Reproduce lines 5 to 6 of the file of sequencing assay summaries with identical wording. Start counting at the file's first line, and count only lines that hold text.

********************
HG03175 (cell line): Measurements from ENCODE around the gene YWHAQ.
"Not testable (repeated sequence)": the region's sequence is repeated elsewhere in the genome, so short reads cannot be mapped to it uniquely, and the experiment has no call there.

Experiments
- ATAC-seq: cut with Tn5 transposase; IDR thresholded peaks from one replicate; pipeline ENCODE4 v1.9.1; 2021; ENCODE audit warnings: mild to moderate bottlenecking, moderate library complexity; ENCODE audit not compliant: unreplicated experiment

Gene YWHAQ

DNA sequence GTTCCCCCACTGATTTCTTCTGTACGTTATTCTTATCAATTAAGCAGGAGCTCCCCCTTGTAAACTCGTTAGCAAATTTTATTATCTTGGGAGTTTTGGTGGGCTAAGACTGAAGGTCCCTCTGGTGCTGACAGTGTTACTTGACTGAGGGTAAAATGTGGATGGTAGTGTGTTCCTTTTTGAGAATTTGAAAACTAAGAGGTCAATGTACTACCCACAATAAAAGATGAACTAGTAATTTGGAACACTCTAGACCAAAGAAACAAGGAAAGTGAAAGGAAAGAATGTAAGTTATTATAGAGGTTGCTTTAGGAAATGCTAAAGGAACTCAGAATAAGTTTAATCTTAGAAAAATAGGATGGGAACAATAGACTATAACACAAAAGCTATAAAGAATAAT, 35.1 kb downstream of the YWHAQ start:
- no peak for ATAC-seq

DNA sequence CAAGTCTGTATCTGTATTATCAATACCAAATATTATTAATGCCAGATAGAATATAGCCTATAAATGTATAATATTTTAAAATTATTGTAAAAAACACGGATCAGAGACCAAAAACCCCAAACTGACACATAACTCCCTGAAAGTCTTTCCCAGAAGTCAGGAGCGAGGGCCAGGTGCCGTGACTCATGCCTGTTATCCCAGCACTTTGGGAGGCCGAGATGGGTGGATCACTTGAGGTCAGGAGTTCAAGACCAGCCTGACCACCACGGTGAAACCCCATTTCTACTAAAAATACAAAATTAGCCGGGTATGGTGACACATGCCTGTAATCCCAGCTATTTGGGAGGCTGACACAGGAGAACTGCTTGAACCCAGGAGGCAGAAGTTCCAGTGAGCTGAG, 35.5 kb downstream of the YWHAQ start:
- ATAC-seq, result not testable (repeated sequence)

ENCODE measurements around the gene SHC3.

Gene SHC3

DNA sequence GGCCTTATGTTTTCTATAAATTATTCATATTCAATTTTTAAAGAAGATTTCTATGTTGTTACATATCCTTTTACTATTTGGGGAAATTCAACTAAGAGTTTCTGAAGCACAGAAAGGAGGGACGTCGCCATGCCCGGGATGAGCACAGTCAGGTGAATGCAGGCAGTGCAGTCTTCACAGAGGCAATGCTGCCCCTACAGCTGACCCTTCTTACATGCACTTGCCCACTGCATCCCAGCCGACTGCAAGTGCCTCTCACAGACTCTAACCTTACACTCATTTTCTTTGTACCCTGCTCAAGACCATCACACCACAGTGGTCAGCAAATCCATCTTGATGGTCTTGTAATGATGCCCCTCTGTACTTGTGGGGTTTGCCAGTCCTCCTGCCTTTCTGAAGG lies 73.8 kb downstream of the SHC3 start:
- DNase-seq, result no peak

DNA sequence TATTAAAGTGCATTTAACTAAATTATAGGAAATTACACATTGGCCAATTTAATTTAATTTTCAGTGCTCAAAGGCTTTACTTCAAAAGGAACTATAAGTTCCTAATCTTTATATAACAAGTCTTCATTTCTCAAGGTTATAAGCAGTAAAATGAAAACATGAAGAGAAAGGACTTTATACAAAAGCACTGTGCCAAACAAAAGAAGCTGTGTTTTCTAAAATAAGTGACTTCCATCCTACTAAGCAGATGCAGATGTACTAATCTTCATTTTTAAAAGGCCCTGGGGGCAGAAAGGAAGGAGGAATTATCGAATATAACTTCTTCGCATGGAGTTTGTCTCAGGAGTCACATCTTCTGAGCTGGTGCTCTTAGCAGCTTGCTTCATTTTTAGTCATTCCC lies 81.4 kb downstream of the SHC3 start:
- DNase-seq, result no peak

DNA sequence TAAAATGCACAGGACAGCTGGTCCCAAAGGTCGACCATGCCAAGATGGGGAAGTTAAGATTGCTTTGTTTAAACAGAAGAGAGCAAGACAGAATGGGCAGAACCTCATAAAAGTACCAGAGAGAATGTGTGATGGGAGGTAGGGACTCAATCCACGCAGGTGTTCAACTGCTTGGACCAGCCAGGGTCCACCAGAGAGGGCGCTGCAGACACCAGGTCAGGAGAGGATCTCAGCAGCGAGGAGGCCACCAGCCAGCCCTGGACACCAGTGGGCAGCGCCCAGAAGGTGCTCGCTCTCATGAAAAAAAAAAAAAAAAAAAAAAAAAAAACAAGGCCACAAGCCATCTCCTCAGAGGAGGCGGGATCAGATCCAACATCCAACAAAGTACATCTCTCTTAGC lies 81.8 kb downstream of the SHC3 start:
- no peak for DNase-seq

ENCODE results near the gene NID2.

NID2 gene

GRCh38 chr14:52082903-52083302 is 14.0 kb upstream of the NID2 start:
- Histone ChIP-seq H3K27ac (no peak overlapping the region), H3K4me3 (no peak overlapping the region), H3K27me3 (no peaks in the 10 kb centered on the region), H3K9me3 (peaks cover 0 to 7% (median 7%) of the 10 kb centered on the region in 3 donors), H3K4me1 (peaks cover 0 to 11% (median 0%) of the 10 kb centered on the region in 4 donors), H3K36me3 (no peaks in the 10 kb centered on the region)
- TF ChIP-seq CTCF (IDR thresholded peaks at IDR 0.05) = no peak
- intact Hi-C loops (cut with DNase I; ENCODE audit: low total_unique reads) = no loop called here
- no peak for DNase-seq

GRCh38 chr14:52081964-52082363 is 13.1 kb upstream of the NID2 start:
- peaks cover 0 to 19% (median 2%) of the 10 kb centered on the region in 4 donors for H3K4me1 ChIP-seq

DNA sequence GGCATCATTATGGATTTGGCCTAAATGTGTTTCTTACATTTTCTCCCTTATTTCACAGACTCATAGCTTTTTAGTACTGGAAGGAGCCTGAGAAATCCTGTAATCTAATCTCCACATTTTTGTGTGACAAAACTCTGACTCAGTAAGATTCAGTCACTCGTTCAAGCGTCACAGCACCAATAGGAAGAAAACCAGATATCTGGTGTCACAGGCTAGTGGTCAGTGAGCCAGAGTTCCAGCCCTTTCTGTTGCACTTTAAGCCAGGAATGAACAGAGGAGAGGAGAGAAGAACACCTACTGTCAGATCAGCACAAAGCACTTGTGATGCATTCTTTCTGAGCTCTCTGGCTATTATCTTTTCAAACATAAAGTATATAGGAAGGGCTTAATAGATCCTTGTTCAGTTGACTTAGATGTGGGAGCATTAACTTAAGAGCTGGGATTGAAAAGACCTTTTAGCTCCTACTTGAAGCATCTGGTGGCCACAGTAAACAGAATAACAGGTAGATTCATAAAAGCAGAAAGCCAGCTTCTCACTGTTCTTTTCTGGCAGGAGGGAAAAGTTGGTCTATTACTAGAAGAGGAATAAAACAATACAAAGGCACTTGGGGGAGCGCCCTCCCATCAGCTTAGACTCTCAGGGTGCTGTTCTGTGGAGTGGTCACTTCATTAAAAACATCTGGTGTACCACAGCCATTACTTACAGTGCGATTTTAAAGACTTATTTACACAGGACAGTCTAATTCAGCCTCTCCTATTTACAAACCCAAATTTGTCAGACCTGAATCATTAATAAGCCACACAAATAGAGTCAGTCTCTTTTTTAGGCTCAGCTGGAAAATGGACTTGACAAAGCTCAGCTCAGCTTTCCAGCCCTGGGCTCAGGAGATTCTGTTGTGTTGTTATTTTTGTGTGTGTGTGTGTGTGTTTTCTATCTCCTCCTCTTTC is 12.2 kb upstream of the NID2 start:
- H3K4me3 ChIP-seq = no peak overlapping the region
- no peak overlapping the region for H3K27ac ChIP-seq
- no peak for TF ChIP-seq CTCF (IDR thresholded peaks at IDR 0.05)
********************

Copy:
Gene YWHAQ

DNA sequence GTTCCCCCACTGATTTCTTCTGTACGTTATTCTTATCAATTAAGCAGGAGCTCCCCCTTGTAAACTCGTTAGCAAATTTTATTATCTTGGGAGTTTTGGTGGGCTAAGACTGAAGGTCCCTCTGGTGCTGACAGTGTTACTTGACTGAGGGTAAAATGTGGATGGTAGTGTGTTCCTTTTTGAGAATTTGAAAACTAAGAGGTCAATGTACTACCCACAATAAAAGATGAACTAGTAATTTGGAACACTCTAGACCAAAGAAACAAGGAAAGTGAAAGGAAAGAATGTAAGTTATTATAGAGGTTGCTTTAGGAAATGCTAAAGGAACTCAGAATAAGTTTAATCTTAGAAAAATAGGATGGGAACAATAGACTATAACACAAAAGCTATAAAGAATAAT, 35.1 kb downstream of the YWHAQ start: